American Continent, (TFC)— Researchers are now urging extreme caution for those considering eating venison, elk, or moose. A degenerative disease once confined to the animals now may be capable of jumping to humans. The news adds another layer of environmental uncertainty in a time ripe with havoc from a dynamic planet.
Chronic Wasting Disease is an incurable brain disorder which eventually kills the afflicted. Think mad cow disease but for deer, elk, caribou, and other cervid mammals. First discovered in the 60s, CWD has since spread to 24 states. EnviorNews sourced an April 26th health advisory document prepared by Canadian disease and health hazard agencies. During a series of ongoing studies, CWD now shows a potential to jump to humans that it hadn’t before demonstrated.
In the source document, researchers noted that there hasn’t yet been “any direct evidence that CWD has infected humans.” However, “the potential that CWD could be transmitted to humans cannot be excluded”. Under “specific experimental conditions”, EnviorNews reports, the disease could infect humans through the consumption of infected muscle. Those experiments involved Crab Eating Macaques, the closest primate to humans that can be used in research.
The disease also shows a potential to jump to mice, voles, and even house cats. “The shock waves”, said Alliance for Public Wildlife director and former forester Darrel Rowledge, “are still reverberating through the scientific community.” For years, although it was suspected CWD could cross the “species-barrier”, it couldn’t be confirmed. Now that the disease has shown a dangerous potential, advisories are being issued before the impending hunting season.
Although some may be skeptical of the findings, researchers are urging onlookers to recall history. When mad cow disease was first admitted to having infected humans, lab animals showed similar signs. Like CWD, mad cow disease is a prion illness which wastes away the brain and body. Macaques used for that research–like today’s experiments–showed signs of the disease in the spinal region.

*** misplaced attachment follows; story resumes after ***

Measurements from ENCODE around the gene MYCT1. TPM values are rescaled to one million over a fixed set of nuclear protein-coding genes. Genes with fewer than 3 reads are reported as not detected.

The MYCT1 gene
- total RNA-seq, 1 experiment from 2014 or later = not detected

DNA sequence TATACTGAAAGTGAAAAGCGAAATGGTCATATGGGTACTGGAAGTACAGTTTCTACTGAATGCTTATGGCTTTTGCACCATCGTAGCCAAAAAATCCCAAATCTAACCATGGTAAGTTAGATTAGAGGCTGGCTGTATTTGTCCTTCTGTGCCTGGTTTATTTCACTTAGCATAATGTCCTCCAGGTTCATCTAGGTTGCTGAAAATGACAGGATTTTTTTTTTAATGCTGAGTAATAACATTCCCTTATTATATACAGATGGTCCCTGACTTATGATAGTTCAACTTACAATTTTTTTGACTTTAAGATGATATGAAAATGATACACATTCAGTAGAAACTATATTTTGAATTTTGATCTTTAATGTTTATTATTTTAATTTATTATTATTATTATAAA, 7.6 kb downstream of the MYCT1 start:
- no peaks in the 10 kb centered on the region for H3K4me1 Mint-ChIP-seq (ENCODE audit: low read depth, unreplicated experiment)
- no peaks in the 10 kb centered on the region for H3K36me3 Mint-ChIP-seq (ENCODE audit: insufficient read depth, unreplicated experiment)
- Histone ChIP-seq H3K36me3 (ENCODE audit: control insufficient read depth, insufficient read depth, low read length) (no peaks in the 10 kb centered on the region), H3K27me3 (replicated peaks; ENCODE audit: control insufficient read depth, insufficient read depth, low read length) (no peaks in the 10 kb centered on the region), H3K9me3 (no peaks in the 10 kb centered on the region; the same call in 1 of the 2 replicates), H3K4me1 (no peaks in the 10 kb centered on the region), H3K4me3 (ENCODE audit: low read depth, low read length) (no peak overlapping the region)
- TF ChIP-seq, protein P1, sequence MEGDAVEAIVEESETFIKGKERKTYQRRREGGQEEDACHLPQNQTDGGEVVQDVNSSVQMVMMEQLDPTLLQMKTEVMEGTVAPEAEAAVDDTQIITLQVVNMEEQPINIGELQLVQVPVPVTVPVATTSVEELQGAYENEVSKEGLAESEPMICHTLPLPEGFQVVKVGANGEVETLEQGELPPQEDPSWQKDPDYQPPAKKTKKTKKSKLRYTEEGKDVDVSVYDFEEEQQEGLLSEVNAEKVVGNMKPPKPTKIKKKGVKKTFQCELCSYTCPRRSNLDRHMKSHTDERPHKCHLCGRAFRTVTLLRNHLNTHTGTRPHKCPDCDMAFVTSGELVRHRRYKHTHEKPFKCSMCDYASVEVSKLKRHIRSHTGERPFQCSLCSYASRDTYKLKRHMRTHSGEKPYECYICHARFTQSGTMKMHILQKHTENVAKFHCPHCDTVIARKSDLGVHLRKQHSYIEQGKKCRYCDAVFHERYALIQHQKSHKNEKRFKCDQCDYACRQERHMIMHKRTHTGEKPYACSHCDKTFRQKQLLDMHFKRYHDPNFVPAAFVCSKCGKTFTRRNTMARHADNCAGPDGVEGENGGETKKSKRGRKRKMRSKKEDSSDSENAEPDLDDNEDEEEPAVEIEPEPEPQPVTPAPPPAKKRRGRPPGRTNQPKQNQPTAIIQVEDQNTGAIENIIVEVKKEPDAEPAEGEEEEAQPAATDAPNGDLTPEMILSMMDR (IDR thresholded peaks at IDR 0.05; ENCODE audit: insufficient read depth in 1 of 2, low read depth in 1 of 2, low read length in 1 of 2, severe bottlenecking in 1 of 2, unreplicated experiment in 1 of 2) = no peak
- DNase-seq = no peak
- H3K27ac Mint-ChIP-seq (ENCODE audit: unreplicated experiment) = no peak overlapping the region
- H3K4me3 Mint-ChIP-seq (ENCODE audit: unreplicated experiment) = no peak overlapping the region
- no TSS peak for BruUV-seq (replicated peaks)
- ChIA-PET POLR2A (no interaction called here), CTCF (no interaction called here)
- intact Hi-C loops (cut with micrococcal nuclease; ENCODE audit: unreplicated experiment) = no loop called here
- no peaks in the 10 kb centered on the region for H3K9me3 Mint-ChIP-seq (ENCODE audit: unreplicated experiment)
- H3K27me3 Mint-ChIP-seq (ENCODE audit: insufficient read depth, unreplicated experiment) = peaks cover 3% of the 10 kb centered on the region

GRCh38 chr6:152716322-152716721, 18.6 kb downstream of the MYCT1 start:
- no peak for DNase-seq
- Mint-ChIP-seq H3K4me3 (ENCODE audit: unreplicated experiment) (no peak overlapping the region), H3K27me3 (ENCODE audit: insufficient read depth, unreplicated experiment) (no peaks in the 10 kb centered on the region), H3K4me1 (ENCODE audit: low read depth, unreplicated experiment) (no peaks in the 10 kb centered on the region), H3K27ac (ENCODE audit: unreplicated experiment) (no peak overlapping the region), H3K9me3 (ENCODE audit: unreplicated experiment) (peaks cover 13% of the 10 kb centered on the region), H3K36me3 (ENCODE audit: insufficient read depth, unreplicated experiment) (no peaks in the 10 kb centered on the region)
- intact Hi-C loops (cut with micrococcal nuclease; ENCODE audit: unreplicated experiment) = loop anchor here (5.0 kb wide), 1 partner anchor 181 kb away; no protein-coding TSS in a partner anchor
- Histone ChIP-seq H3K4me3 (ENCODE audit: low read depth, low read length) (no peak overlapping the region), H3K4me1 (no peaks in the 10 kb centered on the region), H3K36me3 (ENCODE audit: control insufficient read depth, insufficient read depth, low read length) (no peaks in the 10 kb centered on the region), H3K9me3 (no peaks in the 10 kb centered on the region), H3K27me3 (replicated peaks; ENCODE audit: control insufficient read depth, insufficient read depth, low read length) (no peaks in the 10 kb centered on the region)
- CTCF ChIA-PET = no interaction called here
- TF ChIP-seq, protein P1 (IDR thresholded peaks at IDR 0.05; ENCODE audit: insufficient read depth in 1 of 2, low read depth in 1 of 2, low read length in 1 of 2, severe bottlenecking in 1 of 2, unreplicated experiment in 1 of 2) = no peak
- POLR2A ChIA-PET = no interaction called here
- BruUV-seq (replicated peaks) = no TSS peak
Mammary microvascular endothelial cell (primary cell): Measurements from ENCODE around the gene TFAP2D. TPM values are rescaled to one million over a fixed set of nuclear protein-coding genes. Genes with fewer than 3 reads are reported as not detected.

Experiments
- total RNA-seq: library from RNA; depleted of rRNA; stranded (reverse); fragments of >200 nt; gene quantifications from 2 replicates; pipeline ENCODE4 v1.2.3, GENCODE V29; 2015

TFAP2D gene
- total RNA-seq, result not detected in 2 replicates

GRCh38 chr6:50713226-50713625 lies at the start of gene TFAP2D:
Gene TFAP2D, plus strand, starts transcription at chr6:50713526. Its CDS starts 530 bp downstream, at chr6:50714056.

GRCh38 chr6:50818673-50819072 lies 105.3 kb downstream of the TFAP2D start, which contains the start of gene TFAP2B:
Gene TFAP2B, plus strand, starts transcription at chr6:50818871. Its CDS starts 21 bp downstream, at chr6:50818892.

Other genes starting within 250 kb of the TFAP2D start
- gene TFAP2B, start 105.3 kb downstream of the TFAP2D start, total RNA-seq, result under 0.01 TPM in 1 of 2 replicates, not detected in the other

What shocks scientists today is how quickly monkeys infected with CWD showed signs of disease and died. One monkey wasted away to a third of it’s original body weight inside six months. Normally, prion diseases can hide symptoms for years after the original infection. One of the earliest onsets of CWD for the lab was four and a half years. Though that might seem like a long time to you, “it should’ve taken longer”, said researcher Stephanie Czub.
“Without immediate action, we are heading for worse cases outcomes that include severe population impacts, extinctions, crashing economies, and, although unlikely, potential transfers of CWD to people.”– 2017 Comprehensive analysis
The same analysis notes how “sobering” the “combination of threats” is. Even infected animals that die isolated in some forest pose a bio-contamination hazard to other lifeforms. Clay-based soils for example, the analysis states, jumps the chances of infection post-mortem by over 600%. “Facilities infected with CWD have resisted all efforts at removing the infective agent”, the analysis notes. In Canada, officials stated that even when healthy animals were restocked in low-risk areas eventually showed an infection rate of 50%. “Left unchecked”, the analysis reads, “the prospects for wildlife are bleak.”
Clearly, the issue of CWD spread across the North American continent is a pressing issue. It’s unsettling in its timing, just as the environment appears to be becoming unstable. In America alone, each shore line is affected by a different environmental crisis. Hurricanes upon hurricanes in the south, wild fires towards the west, storms to the east, and now disease on the inner-mainland. Some local economies depend on wild game for economic and basic food reasons. In the south, destroyed by hurricanes, those who know how to hunt are now likely to rather than loot flooded super markets.
There is hope, of course, but it all depends on cohesive research, funding, and timely responses. Although Canada is one story, an America under Trump is wholly different. The Trump Administration has shown close to no interest in enforcing, protecting, or even supporting environmental or climate initiatives. The Environmental Protection Agency has been gutted, stripped of funding, and infiltrated by its former corporate enemies.
At every turn, the administration has opted to deny or even pressure cover ups of environmental science. It’s distorted facts and pinned the public against itself on a colorful array of fronts. Developing an effective government response to the crisis among deer, elk, and other cervid populations will be difficult. Even if it jumps to humans.